How Do the Moons of Jupiter Stay in Orbit Around Jupiter?

According to NASA, Jupiter has 50 officially recognized moons and 17 provisional moons, all of which are held in orbit around the gas giant by its immense gravity. The four largest of these moons are known as Galilean satellites, and the innermost three of them have fallen into a peculiar orbital resonance with each other.

The four Galilean satellites are, in order from Jupiter, Io, Europa, Callisto and Ganymede. Each of these worlds orbits Jupiter in what is called a prograde motion, or aligned with the planet's rotation. The three inner moons tug at each other with every orbit and have settled into a stable tidal resonance with each other of 3:2. This resonance means that for every orbit Callisto completes, Europa circles Jupiter twice, and for every single orbit Europa completes, Io orbits Jupiter twice, according to NASA.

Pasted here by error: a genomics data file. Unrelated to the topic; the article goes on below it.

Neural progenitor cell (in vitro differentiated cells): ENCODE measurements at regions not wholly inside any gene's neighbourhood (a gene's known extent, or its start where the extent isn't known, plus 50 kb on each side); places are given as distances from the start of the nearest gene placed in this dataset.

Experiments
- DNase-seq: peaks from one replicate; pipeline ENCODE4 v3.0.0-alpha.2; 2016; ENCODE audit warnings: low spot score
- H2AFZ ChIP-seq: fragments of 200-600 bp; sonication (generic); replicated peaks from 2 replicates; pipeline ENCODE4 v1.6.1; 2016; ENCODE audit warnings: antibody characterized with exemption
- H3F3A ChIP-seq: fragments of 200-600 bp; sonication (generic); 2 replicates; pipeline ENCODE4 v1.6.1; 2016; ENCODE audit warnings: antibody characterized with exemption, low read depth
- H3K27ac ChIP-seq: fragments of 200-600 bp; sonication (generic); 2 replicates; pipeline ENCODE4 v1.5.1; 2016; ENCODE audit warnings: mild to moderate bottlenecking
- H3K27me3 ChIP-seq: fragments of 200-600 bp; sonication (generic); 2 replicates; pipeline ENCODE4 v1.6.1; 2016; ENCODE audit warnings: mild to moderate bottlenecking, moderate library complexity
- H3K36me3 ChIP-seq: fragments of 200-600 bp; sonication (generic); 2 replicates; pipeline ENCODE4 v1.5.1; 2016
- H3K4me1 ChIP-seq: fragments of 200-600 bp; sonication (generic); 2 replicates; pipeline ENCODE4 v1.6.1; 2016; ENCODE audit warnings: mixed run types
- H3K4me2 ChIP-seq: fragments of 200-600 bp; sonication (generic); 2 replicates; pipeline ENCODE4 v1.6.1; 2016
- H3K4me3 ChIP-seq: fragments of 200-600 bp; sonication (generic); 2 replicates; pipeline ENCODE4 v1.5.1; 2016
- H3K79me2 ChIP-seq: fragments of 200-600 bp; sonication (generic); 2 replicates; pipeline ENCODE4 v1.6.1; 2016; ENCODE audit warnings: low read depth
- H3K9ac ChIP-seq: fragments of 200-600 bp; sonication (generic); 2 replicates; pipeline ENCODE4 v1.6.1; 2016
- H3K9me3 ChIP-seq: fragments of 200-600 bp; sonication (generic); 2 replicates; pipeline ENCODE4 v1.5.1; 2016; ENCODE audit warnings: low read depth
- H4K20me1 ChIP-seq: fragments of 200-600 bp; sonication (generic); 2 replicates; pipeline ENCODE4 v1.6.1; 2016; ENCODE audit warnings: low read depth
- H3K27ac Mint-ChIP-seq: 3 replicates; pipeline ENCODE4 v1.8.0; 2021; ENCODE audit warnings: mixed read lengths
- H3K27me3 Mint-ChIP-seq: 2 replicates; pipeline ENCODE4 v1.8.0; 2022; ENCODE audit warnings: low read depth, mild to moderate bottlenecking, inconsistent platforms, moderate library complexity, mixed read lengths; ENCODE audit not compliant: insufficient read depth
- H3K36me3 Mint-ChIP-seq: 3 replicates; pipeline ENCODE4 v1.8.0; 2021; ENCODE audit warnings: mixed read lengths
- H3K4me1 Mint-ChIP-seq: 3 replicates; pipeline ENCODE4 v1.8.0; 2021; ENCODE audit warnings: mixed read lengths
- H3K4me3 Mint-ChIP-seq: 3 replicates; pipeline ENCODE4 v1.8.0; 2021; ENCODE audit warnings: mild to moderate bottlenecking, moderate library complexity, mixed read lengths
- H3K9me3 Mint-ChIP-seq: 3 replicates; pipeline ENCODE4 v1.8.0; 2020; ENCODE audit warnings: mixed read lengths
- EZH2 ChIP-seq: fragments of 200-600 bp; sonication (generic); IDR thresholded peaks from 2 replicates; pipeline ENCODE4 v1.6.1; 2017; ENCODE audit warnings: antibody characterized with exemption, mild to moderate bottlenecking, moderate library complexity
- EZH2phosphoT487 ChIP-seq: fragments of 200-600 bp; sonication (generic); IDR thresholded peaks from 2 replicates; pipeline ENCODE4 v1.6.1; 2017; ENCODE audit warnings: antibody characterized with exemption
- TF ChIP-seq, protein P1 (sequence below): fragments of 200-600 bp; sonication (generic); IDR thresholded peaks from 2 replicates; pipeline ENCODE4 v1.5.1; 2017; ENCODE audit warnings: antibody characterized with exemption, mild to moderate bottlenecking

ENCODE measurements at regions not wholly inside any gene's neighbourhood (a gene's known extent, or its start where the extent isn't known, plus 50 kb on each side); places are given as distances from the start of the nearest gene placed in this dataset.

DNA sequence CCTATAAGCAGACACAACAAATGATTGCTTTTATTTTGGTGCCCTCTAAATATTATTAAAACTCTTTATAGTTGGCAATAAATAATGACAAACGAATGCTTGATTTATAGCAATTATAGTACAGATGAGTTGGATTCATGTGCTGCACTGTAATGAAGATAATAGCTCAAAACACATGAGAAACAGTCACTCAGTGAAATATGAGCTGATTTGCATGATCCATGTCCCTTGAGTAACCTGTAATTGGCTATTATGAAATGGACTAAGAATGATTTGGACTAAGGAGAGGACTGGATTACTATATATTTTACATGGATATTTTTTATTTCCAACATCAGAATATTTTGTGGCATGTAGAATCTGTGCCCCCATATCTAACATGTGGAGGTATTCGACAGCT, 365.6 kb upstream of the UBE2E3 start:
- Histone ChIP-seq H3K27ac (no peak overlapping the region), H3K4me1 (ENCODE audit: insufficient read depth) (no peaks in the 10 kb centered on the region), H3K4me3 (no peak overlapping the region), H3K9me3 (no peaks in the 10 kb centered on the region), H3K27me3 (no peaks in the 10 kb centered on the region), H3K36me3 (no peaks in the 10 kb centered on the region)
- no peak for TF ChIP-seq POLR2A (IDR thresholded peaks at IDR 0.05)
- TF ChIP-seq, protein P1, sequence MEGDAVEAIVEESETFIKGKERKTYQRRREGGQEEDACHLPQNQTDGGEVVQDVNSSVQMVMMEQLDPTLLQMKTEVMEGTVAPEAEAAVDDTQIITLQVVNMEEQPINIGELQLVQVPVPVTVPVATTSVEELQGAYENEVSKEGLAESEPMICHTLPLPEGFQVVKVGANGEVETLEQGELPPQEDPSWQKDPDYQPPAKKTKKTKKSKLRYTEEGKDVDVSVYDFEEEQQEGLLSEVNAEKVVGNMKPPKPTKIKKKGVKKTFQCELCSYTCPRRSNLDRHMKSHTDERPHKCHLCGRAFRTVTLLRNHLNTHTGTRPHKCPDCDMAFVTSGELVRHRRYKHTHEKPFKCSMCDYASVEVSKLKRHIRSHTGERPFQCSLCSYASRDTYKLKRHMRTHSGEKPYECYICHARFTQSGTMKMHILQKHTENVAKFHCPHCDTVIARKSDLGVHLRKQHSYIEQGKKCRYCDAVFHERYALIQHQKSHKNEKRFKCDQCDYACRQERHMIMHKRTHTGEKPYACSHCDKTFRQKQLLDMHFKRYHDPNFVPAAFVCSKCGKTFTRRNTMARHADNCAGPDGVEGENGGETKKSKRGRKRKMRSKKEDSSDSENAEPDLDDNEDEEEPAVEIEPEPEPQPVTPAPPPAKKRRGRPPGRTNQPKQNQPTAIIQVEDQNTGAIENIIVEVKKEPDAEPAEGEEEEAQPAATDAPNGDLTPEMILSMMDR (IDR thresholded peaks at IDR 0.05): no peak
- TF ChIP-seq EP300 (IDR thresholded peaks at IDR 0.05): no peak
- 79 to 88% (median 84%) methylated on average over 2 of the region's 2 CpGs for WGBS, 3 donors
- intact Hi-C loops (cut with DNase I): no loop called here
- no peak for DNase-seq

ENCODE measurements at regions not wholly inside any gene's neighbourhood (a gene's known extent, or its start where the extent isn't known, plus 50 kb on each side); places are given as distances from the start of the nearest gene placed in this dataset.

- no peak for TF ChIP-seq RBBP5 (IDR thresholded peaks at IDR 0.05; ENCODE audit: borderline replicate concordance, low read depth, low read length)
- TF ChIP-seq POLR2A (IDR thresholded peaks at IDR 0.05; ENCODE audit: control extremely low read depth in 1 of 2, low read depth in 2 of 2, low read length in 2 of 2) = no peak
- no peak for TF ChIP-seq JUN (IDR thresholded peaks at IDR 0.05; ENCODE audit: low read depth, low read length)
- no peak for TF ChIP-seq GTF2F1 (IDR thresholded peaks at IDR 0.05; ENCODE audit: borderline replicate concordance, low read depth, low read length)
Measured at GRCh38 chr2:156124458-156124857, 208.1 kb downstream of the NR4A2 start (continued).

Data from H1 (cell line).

The four large moons are also tidally locked with Jupiter. As NASA explains, this means that each moon's orbital period is equal to its rotational period. Europa, lo, Callisto and Ganymede each have a day that lasts exactly as long as it takes to go around Jupiter a single time. This has the effect of ensuring that each of the moons always shows the same face to Jupiter, as the Moon does to the Earth.